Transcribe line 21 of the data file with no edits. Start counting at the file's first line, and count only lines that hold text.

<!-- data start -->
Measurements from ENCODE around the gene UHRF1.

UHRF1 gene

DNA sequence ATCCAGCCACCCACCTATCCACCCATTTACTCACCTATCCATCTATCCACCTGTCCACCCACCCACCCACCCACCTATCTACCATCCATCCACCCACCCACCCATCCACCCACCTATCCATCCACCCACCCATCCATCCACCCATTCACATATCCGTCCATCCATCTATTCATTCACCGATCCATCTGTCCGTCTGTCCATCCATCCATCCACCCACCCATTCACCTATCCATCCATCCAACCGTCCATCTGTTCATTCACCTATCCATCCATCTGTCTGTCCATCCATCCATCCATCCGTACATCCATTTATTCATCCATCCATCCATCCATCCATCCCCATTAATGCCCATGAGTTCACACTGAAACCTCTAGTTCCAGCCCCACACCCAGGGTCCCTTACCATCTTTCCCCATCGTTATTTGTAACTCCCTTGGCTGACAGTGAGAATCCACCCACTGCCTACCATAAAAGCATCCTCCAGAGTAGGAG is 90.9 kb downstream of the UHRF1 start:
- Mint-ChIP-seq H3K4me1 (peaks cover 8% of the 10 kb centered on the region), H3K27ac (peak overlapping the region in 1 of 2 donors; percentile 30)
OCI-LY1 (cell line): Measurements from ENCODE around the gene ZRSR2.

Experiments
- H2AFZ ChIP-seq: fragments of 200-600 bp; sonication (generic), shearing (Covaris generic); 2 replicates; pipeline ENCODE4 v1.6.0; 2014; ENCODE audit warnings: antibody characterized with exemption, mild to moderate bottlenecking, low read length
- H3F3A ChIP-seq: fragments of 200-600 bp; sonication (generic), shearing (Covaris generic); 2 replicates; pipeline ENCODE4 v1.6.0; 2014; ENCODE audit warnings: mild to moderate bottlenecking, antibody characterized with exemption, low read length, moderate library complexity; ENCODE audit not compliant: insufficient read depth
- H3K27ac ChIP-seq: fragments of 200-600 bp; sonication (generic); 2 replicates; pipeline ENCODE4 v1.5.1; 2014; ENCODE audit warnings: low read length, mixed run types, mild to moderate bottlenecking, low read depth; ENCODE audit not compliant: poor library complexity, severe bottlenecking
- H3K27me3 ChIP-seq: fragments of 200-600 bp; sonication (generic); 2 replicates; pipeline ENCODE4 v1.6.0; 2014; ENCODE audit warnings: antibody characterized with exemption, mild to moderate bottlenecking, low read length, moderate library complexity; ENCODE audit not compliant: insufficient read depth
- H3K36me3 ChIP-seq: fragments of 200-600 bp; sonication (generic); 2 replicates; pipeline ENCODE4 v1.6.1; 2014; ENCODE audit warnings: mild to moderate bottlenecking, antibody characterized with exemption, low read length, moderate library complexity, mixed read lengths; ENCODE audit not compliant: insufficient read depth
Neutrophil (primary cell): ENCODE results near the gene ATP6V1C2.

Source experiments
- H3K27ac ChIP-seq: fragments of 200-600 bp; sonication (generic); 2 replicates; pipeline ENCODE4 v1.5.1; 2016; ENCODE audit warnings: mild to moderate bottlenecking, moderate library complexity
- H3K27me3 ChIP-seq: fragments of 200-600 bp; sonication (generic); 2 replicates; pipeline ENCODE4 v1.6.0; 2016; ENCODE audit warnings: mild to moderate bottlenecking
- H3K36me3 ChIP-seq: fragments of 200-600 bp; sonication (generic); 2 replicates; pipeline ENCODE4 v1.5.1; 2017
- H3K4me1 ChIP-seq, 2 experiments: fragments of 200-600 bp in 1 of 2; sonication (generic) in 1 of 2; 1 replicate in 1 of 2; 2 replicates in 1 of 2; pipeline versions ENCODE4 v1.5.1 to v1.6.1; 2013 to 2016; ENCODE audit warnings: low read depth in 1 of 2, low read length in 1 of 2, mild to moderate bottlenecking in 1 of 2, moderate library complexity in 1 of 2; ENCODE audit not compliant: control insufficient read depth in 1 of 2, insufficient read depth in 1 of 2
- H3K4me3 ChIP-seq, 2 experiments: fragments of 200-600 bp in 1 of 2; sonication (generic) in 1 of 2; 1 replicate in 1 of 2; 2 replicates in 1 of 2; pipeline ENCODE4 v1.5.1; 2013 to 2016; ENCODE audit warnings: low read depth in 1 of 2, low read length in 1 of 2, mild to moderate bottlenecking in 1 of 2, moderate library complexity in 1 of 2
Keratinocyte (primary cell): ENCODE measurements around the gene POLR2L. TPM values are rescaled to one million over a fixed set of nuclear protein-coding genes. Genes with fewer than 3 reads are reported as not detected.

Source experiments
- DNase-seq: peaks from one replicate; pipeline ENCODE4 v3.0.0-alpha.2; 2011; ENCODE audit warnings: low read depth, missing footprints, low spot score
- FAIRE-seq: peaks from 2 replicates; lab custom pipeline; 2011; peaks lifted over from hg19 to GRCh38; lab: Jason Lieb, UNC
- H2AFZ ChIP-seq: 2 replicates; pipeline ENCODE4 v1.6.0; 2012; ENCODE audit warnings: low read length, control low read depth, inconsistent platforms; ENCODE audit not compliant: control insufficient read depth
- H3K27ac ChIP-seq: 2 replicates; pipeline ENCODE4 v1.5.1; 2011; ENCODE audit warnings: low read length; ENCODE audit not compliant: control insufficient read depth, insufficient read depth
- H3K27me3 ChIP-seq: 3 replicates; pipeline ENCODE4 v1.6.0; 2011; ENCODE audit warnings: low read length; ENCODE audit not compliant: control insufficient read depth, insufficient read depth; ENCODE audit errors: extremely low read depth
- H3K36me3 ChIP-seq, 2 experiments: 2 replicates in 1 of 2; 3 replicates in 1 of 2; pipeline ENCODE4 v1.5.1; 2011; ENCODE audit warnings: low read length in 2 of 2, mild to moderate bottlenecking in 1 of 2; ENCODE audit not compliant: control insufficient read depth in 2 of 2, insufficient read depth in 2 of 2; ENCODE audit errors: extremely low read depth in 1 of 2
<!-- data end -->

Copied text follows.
- DNase-seq: peaks from one replicate; pipeline ENCODE4 v3.0.0-alpha.2; 2011; ENCODE audit warnings: low read depth, missing footprints, low spot score